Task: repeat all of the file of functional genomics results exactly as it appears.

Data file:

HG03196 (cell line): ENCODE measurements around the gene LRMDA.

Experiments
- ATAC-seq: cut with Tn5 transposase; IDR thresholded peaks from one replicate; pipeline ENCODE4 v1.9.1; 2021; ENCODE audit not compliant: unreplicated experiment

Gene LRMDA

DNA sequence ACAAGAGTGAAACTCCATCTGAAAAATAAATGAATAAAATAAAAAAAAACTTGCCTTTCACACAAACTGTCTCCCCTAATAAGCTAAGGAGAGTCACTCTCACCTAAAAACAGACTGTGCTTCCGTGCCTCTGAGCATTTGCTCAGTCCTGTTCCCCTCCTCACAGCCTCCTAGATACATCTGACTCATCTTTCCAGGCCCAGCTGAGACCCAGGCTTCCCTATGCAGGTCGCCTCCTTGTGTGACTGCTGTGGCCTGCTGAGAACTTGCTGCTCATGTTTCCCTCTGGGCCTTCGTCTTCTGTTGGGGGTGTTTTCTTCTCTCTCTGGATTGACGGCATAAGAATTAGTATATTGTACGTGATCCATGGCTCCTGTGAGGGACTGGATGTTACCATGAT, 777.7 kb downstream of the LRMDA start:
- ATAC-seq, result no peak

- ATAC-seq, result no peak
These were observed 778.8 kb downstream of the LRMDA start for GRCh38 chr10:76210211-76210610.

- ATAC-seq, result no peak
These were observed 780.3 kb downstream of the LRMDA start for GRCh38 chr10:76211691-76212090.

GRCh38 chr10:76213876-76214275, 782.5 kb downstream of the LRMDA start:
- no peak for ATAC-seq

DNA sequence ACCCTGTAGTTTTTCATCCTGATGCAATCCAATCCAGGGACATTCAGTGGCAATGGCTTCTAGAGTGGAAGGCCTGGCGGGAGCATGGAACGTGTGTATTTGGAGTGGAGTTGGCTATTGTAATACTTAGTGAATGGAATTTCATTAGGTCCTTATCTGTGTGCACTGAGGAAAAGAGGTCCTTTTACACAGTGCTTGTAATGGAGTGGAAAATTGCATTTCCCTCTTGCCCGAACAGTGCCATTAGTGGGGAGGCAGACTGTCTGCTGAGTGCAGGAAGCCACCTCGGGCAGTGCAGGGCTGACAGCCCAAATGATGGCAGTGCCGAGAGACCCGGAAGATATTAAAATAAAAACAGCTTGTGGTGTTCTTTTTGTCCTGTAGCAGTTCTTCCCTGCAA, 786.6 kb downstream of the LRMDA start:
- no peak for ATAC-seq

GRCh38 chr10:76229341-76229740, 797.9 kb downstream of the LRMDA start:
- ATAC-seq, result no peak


HG03196 (cell line): ENCODE measurements around the gene LRMDA.

Experiments
- ATAC-seq: cut with Tn5 transposase; IDR thresholded peaks from one replicate; pipeline ENCODE4 v1.9.1; 2021; ENCODE audit not compliant: unreplicated experiment

Gene LRMDA

DNA sequence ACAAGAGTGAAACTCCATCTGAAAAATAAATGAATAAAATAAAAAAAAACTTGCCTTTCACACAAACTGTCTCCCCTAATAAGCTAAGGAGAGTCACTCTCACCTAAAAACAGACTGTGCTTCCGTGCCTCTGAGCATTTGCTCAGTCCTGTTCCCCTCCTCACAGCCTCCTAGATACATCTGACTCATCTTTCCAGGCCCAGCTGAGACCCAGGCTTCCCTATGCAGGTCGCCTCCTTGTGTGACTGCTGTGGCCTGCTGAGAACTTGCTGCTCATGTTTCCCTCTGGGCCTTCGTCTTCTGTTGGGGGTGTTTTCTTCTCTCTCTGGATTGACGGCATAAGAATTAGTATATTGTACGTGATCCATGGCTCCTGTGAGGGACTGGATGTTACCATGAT, 777.7 kb downstream of the LRMDA start:
- ATAC-seq, result no peak

- ATAC-seq, result no peak
These were observed 778.8 kb downstream of the LRMDA start for GRCh38 chr10:76210211-76210610.

- ATAC-seq, result no peak
These were observed 780.3 kb downstream of the LRMDA start for GRCh38 chr10:76211691-76212090.

GRCh38 chr10:76213876-76214275, 782.5 kb downstream of the LRMDA start:
- no peak for ATAC-seq

DNA sequence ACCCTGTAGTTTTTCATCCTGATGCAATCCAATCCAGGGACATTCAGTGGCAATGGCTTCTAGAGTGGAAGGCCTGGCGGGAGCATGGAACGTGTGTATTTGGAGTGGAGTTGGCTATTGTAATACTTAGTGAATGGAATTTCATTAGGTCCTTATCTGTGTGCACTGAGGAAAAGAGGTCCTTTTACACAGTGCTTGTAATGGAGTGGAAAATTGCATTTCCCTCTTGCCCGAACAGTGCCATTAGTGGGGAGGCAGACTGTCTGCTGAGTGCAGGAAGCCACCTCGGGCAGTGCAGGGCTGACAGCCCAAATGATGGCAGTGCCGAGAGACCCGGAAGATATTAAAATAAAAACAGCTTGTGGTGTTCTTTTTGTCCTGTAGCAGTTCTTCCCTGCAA, 786.6 kb downstream of the LRMDA start:
- no peak for ATAC-seq

GRCh38 chr10:76229341-76229740, 797.9 kb downstream of the LRMDA start:
- ATAC-seq, result no peak